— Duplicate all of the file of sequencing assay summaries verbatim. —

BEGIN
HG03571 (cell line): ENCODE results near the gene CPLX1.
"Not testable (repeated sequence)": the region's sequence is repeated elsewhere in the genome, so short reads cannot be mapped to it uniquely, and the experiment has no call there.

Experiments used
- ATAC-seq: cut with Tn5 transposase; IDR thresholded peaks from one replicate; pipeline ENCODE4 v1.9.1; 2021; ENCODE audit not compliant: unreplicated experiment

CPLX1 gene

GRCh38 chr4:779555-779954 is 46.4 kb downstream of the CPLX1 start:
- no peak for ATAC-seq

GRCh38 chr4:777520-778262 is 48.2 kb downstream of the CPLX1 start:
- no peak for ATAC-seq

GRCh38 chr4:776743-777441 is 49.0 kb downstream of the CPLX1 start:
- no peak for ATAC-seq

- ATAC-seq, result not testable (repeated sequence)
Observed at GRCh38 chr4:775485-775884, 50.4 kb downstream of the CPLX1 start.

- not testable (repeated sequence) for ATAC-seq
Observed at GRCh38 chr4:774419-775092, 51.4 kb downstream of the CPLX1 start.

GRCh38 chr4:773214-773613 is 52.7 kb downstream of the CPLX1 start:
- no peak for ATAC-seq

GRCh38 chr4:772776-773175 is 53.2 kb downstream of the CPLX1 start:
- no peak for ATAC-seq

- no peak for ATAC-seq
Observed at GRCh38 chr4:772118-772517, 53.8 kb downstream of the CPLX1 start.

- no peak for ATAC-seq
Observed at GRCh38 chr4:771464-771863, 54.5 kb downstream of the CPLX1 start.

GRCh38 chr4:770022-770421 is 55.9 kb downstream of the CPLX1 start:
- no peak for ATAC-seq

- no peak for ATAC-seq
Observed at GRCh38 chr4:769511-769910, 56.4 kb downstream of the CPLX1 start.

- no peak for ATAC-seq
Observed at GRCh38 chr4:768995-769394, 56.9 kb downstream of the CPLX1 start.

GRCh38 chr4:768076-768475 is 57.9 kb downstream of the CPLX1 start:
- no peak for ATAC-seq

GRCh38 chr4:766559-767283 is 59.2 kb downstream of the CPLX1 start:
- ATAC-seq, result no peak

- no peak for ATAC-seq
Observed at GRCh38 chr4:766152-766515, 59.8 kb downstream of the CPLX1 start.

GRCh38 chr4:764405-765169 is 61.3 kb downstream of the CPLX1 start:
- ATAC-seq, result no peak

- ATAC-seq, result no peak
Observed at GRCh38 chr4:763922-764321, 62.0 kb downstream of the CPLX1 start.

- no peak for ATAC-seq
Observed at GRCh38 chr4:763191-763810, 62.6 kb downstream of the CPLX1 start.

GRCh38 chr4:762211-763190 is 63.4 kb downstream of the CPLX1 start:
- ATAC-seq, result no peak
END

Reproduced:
HG03571 (cell line): ENCODE results near the gene CPLX1.
"Not testable (repeated sequence)": the region's sequence is repeated elsewhere in the genome, so short reads cannot be mapped to it uniquely, and the experiment has no call there.

Experiments used
- ATAC-seq: cut with Tn5 transposase; IDR thresholded peaks from one replicate; pipeline ENCODE4 v1.9.1; 2021; ENCODE audit not compliant: unreplicated experiment

CPLX1 gene

GRCh38 chr4:779555-779954 is 46.4 kb downstream of the CPLX1 start:
- no peak for ATAC-seq

GRCh38 chr4:777520-778262 is 48.2 kb downstream of the CPLX1 start:
- no peak for ATAC-seq

GRCh38 chr4:776743-777441 is 49.0 kb downstream of the CPLX1 start:
- no peak for ATAC-seq

- ATAC-seq, result not testable (repeated sequence)
Observed at GRCh38 chr4:775485-775884, 50.4 kb downstream of the CPLX1 start.

- not testable (repeated sequence) for ATAC-seq
Observed at GRCh38 chr4:774419-775092, 51.4 kb downstream of the CPLX1 start.

GRCh38 chr4:773214-773613 is 52.7 kb downstream of the CPLX1 start:
- no peak for ATAC-seq

GRCh38 chr4:772776-773175 is 53.2 kb downstream of the CPLX1 start:
- no peak for ATAC-seq

- no peak for ATAC-seq
Observed at GRCh38 chr4:772118-772517, 53.8 kb downstream of the CPLX1 start.

- no peak for ATAC-seq
Observed at GRCh38 chr4:771464-771863, 54.5 kb downstream of the CPLX1 start.

GRCh38 chr4:770022-770421 is 55.9 kb downstream of the CPLX1 start:
- no peak for ATAC-seq

- no peak for ATAC-seq
Observed at GRCh38 chr4:769511-769910, 56.4 kb downstream of the CPLX1 start.

- no peak for ATAC-seq
Observed at GRCh38 chr4:768995-769394, 56.9 kb downstream of the CPLX1 start.

GRCh38 chr4:768076-768475 is 57.9 kb downstream of the CPLX1 start:
- no peak for ATAC-seq

GRCh38 chr4:766559-767283 is 59.2 kb downstream of the CPLX1 start:
- ATAC-seq, result no peak

- no peak for ATAC-seq
Observed at GRCh38 chr4:766152-766515, 59.8 kb downstream of the CPLX1 start.

GRCh38 chr4:764405-765169 is 61.3 kb downstream of the CPLX1 start:
- ATAC-seq, result no peak

- ATAC-seq, result no peak
Observed at GRCh38 chr4:763922-764321, 62.0 kb downstream of the CPLX1 start.

- no peak for ATAC-seq
Observed at GRCh38 chr4:763191-763810, 62.6 kb downstream of the CPLX1 start.

GRCh38 chr4:762211-763190 is 63.4 kb downstream of the CPLX1 start:
- ATAC-seq, result no peak